The mir could engender strong feelings of communal solidarity among the peasants, bound as they were by their common ties to the village and to the land. This was reflected in many peasant sayings: 'What one man can't bear, the mir can'; 'No one is greater than the mir; and so on.8 The existence of such ties can be found in peasant communities throughout the world. They bear witness not so much to the 'natural collectivism' of the Russian people, so beloved by the Slavophiles and the Populists, as to the functional logic of peasant self-organization in the struggle for survival against the harsh realities of nature and powerful external enemies, such as the landlords and the state. Indeed, beneath the cloak of communal solidarity observed by outsiders, fellow villagers continued to struggle between themselves for individual advantage. The village was a hotbed of intrigue, vendettas, greed, dishonesty, meanness, and sometimes gruesome acts of violence by one peasant neighbour against another; it was not the haven of communal harmony that intellectuals from the city imagined it to be. It was simply that the individual interests of the peasants were often best served by collective activity. The brevity of the agricultural season in Russia, from the thaw and the start of the spring ploughing in April to the first snows in early November, made some form of labour co-operation essential so that the major tasks of the agricultural cycle could be completed in brief bursts of intense activity. That is why the traditional peasant household tended to be much larger than its European counterpart, often containing more than a dozen members with the wives and families of two or three brothers living under the same roof as their parents. Statistical studies consistently highlighted the economic advantages of the bigger households (a higher proportion of adult male labourers, more land and livestock per head and so on) and these had much to do with the benefits of labour co-operation. The difficulties of small-scale peasant farming, which in the vast majority of households was carried out with only one horse and a tiny store of seed and tools, also made simple forms of neighbourly co-operation, such as borrowing and lending, advantageous to all parties. Finally, there were many worthwhile projects that could only be done by the village as a whole, such as clearing woods and swamp-lands, constructing barns, building roads and bridges, and organizing irrigation schemes.

* Since there were no hedges between the strips or the fields it was essential for every household to sow the same crops at the same time (e.g. a three-field rotation of winter/spring/fallow), otherwise the cattle left to graze on the stubble of one strip would trample on the crops of the neighbouring strip.


The village assembly, or skhod, where these decisions were taken, was attended by the peasant household elders and usually held on a public holiday in the street or in a meadow, since few villages had a big enough building to accommodate the whole meeting. There was no formal procedure as such. The peasants stood around in loose groups, drinking, smoking and debating different subjects of local interest, until the village elder, having mingled in the crowd and ascertained the feelings of the dominant peasants, called for the meeting to vote on a series of resolutions. Voting was done by shouting, or by standing in groups, and all the resolutions were passed unanimously, for when opinion was divided the minority always submitted to the majority, or, as the peasants put it, to the 'will of the mir. Romantic observers took this self-imposed conformity as a sign of social harmony. In Aksakov's words, the commune expressed its will as one, like a 'moral choir'. But in fact the decision-making was usually dominated by a small clique of the oldest household heads, who were often also the most successful farmers, and the rest of the villagers tended to follow their lead. The unanimity of the mir was not the reflection of some natural peasant harmony, but an imposed conformity set from above by the patriarchal elders of the village.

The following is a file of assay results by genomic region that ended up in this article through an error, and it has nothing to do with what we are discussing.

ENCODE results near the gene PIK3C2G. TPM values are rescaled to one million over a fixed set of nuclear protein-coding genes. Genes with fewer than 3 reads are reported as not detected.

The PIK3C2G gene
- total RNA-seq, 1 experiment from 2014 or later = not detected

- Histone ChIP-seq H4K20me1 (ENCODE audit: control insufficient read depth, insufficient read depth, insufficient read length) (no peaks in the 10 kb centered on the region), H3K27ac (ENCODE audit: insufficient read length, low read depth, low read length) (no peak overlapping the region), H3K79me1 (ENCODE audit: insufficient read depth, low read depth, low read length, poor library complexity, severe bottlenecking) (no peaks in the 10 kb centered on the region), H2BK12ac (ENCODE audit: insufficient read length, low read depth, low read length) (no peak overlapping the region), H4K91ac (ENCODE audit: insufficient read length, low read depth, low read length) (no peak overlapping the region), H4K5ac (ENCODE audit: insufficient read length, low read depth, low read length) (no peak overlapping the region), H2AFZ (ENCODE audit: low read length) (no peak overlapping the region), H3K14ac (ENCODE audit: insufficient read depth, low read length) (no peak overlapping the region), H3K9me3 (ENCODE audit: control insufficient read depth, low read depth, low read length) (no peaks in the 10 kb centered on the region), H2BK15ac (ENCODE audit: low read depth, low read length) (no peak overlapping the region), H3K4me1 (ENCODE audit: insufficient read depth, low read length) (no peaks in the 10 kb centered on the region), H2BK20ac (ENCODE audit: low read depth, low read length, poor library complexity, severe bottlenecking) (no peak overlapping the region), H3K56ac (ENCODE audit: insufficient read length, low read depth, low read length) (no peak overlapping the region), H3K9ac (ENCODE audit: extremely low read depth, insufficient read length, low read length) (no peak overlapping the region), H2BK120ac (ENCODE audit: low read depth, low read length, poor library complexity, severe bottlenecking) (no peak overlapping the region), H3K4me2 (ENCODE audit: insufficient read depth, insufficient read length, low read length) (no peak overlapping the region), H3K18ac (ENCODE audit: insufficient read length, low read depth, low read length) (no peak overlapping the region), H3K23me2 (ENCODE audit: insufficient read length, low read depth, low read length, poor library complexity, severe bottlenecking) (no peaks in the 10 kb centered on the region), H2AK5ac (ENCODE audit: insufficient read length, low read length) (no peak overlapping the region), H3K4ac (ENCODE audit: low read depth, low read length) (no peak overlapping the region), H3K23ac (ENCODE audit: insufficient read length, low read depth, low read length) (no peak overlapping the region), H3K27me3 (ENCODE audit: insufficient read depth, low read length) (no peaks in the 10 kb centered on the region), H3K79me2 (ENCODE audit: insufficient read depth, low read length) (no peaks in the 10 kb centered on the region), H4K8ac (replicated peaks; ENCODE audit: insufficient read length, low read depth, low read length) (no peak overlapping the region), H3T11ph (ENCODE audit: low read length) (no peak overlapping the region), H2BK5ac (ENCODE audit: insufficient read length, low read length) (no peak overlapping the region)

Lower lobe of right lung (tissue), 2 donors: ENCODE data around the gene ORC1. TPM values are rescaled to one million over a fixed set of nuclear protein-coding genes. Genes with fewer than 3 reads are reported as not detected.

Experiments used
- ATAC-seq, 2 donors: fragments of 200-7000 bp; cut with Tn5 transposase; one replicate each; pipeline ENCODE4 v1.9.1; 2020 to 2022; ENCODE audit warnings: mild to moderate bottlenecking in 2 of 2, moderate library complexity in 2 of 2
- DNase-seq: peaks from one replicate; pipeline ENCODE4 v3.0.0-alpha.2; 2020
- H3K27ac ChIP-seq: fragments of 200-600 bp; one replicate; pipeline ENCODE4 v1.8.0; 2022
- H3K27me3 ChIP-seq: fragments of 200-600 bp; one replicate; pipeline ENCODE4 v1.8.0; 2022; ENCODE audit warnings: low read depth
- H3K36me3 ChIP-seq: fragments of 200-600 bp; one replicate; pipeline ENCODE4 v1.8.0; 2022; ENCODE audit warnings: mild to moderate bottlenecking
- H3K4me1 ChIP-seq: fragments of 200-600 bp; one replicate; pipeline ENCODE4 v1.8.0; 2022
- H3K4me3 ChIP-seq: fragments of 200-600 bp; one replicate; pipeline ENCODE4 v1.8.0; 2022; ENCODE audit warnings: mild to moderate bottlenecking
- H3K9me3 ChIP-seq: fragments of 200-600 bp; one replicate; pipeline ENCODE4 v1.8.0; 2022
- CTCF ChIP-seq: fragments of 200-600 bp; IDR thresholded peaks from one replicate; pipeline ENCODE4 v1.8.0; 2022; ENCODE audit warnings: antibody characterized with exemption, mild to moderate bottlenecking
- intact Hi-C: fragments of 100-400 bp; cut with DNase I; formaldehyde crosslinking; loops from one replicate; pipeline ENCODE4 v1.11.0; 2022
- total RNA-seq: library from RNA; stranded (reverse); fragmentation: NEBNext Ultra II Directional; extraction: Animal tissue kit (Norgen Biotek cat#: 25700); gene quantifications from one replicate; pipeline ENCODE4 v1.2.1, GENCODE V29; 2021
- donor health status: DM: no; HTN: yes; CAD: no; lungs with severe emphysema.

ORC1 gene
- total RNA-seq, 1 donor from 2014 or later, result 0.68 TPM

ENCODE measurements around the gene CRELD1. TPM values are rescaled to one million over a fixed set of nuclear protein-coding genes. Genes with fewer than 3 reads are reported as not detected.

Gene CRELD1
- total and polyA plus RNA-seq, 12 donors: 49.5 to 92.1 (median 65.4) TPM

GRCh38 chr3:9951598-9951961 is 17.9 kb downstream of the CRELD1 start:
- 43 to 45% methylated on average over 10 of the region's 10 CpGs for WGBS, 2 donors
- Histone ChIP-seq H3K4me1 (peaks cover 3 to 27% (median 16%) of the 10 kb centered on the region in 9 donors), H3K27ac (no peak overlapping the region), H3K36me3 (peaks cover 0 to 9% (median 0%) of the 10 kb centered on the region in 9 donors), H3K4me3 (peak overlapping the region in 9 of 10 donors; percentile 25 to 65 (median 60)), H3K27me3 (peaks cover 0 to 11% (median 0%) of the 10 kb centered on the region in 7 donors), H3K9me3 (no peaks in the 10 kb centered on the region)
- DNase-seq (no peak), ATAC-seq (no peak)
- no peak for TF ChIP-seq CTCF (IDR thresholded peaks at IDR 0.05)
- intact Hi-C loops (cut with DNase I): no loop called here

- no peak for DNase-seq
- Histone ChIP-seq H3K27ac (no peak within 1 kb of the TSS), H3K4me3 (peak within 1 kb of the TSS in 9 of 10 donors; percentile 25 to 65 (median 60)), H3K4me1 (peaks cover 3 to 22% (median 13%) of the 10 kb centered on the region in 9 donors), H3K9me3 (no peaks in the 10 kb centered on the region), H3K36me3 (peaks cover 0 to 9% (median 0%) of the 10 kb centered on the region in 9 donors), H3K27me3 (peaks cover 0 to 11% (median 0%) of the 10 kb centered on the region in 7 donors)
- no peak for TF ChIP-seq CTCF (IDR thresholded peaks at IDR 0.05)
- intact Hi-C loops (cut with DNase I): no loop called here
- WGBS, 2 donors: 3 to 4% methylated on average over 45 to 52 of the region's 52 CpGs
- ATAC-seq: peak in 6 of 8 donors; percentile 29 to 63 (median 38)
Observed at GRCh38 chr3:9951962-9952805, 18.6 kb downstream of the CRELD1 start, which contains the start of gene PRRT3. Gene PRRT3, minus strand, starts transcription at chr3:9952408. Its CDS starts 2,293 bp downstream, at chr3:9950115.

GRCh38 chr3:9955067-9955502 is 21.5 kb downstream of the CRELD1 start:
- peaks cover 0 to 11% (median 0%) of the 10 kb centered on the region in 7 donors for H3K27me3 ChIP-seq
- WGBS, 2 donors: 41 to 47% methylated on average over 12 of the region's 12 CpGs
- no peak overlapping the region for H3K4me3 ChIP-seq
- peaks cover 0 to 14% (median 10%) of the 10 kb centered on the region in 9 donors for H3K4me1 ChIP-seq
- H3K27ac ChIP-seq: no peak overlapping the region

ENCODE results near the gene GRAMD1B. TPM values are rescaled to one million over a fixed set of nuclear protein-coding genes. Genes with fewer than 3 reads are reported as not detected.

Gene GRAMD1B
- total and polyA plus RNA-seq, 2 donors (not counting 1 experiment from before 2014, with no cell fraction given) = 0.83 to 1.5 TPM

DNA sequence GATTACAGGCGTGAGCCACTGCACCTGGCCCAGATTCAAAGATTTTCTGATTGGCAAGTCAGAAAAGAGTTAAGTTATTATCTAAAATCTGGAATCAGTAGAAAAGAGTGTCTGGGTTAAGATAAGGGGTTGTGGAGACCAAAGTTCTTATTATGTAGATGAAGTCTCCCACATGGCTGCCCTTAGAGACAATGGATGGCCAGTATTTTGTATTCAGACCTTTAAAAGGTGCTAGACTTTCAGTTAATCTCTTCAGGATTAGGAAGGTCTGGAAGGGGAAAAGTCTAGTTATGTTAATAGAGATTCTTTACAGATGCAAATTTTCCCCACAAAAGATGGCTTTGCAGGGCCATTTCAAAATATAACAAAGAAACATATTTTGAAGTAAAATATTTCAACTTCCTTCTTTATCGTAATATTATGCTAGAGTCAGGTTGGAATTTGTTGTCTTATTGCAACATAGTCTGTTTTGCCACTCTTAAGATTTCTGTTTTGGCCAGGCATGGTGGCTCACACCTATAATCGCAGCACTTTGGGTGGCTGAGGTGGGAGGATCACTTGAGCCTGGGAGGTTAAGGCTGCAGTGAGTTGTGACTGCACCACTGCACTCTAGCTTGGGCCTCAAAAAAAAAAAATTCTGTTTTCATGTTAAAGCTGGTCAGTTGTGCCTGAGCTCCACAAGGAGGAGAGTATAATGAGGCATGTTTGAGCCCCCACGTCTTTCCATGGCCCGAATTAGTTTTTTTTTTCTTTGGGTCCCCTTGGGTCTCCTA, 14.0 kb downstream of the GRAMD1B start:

Some observers of peasant life (and this was to include the Bolsheviks) described these dominant patriarchs as 'commune-eaters' (miroyeiy) or 'kulaks'.* These were the so-called 'rich' and 'cunning' peasants, 'petty-capitalist entrepreneurs', 'usurers', 'parasites' and 'strongmen', whom the rest of the villagers feared and whose greed and individualism would eventually lead to the commune's destruction. 'At the village assemblies', wrote one jurist in the early 1900s, 'the only people to participate are the loud-mouths and the lackeys of the rich. The honest working peasants do not attend, realising that their presence is useless.'9

But this too was by and large the outcome of looking at the peasants not for what they were but for the proof of some abstract theory, in this case the Marxist one. The dominant peasants within the village were, on the whole, the oldest patriarchs, who were often but not necessarily the heads of the richest households too. The late nineteenth-century Russian village still retained many of the features of what anthropologists would call a 'traditional society'. Although capitalism was certainly developing in Russia as a whole, apart from in a few specific regions it had yet to penetrate the village, where indeed the purpose of the commune was to limit its effects. The domination of the peasant patriarchs was not based on capitalist exploitation but on the fact that, by and large, this was still an oral culture, where the customs of the past, passed down through the generations, served as a model for the collective actions of the village in the present and the future: 'Our grandfathers did it this way, and so shall we.' In this sort of culture the old men were invariably deemed to be the most important people in the village — they had the most experience of farming and knew the most about the land — and their opinion was usually decisive. Old women, too, were respected for their expertise in handicrafts, medicine and magic. This was by and large a conservative culture. True, as the social anthropologist Jack Goody's many works have shown, there are ways in which an oral culture may produce an informal dynamism: since no one knew for sure what their grandfathers did, the peasant elders could remake tradition in every gener-